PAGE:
However, having comprehensively analysed the returns, they concluded “… the evidence … confirms that this was a failure at overall index levels. We think the market will increasingly remember that returns in equities over the medium to long run are largely driven by dividend and dividend reinvestment. The tortoise will likely prosper over the hare, in our view.”

The 2007/8 crash … has created a fantastic opportunity … to raise cheap finance for long-term investment in environmental and social infrastructure

The re-discovery of the importance of investing in intrinsic value, in dividend reinvestment, and in investing for the long term, is important. Much — if not all — of ‘trend bending’ investment demands long term infrastructure investment in intrinsic value, including energy generation and transmission, communications, water infrastructure, agriculture, and the development of substitutes and alternative to resources that may be in short supply, or which may be too damaging to extract and use.

It is sometimes said that every crisis is an opportunity. If so, it is an opportunity we have so far failed to grasp. The 2007/8 crash, and the need to stimulate the real economy has created a fantastic opportunity for governments to raise cheap finance for long-term investment in environmental and social infrastructure from micro- and SMEs (small and medium-sized enterprises) to transnational projects, as well as creating jobs and supporting the ‘real economy’. This would emulate the (good) stimulus to the 1930s New Deal US economy; the entirely bad but economically beneficial stimulus given to the US economy as a result of expenditure on the 1939-45 war; or the post-war rebuilding of the German and Japanese economies. Unfortunately the approach so far, in the US and UK at least, that of quantitative easing (essentially ‘printing money’ or deficit spending), has been done in a way that has meant that the stimulus has mainly inflated stock market prices to pre-2007 bubble bursting levels, with far less going directly to the real economy in general and specifically for trend-bending infrastructure.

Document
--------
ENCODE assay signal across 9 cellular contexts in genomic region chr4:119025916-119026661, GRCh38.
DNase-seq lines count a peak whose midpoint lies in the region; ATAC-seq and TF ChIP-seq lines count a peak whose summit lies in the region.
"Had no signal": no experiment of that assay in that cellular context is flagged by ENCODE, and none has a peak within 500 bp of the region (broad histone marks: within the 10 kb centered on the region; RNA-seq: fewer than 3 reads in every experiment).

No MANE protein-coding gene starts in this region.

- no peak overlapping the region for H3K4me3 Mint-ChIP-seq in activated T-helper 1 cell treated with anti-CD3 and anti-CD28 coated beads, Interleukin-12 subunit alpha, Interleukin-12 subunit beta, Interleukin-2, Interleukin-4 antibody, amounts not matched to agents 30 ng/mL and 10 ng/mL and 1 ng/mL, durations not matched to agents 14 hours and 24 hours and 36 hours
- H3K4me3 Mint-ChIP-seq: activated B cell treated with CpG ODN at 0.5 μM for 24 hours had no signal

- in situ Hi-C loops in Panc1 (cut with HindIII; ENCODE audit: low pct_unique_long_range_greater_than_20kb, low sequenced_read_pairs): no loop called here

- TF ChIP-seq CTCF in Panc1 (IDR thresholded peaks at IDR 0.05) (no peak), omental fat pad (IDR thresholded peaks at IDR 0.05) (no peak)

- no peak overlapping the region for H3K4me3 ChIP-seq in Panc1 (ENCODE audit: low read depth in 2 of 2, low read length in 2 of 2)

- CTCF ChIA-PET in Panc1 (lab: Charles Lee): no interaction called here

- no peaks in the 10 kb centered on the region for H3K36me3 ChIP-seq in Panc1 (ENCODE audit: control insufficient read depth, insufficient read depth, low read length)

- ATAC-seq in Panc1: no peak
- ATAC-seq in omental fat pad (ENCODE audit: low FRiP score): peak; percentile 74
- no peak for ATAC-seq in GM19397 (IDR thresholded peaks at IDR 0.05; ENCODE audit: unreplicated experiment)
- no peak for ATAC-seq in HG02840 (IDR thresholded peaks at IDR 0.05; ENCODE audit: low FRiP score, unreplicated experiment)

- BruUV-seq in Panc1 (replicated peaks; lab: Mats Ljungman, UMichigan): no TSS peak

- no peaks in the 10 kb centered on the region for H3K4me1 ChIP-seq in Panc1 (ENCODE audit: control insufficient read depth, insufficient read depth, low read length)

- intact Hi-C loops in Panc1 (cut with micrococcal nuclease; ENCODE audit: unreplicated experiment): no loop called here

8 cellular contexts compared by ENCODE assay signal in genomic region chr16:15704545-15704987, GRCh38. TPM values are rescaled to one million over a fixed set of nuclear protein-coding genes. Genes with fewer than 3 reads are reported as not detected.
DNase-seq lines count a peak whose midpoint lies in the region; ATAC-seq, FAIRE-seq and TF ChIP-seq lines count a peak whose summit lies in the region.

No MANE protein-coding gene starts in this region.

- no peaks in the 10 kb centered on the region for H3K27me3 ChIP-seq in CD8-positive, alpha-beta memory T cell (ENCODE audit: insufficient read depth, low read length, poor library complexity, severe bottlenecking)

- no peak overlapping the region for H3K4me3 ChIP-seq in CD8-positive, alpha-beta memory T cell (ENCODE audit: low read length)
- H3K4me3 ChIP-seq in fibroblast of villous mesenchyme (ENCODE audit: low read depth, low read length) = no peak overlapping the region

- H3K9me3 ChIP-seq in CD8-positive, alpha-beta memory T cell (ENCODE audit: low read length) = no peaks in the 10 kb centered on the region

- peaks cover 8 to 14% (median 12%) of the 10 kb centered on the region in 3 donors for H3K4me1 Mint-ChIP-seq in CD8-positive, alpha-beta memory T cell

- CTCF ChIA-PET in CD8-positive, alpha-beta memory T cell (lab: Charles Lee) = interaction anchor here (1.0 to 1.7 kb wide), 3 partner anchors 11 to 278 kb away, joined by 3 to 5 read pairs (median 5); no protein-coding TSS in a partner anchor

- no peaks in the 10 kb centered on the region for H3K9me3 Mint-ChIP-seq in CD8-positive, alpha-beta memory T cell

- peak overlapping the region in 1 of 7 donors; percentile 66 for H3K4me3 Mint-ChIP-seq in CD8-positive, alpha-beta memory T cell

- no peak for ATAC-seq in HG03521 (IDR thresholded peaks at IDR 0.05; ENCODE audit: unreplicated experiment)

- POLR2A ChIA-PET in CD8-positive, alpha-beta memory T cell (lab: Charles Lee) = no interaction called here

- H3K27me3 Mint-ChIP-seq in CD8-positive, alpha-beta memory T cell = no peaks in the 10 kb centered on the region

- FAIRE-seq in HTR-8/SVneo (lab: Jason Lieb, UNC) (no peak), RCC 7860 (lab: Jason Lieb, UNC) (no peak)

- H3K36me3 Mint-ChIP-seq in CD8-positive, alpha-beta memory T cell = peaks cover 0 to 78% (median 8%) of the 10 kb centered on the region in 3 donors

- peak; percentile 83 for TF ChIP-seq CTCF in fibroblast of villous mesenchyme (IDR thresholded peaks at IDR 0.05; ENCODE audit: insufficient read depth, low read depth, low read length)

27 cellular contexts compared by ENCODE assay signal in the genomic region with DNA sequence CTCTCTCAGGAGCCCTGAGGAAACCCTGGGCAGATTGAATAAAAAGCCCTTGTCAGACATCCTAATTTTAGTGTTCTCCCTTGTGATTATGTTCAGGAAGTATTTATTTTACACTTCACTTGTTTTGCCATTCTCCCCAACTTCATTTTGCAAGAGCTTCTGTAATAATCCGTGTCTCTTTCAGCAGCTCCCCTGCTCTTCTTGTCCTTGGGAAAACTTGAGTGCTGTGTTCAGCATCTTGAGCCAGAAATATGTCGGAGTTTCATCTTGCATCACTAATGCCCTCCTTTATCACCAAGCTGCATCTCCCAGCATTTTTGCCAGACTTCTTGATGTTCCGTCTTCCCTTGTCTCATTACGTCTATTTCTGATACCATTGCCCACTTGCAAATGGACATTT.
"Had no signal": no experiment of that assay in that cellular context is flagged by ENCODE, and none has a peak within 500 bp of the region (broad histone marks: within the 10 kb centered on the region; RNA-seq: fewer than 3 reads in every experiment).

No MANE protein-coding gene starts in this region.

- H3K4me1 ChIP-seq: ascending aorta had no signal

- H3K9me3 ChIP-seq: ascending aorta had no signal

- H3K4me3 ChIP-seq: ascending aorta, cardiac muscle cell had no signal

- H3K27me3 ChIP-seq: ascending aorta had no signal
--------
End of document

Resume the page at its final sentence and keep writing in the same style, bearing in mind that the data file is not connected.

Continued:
One might speculate that this was partly because of ideological  beliefs, and partly through a practical lack of knowledge. The ideological belief is that the Keynesian approach of real economy stimulus by governments, during low points in economic cycles to prevent deflation and depression, by deficit spending, had gone out of fashion (due to serious problem encountered). Instead neoclassical economic approaches were favoured, that assume that markets are self correcting. That neoclassical presumption was evidently broken by the time of the 2007/08 crash, just as was classical economic theory that made the same assumptions in the early twentieth century, and which lead to Keynes. Nevertheless neoclassical beliefs are still strongly held, with the result the response to the 2007-08 crisis was primarily a Monetarist one, assuming that quantitative easing primarily directed at the financial system, along with monetary reforms, would be sufficient because of a trickle-down effect on the real economy, without Keynesian deficit spending directly targeted to the latter. The pendulum may be swinging back to a Goldilocks approach (not too much, not too little, of each paradigm), but it hasn’t got there yet. The practical reason, one may suspect, are the senior generations in governments, finance, investment and economics who know most about short term (speculative) trading environments, and have less knowledge of infrastructure planning or assessing intrinsic value.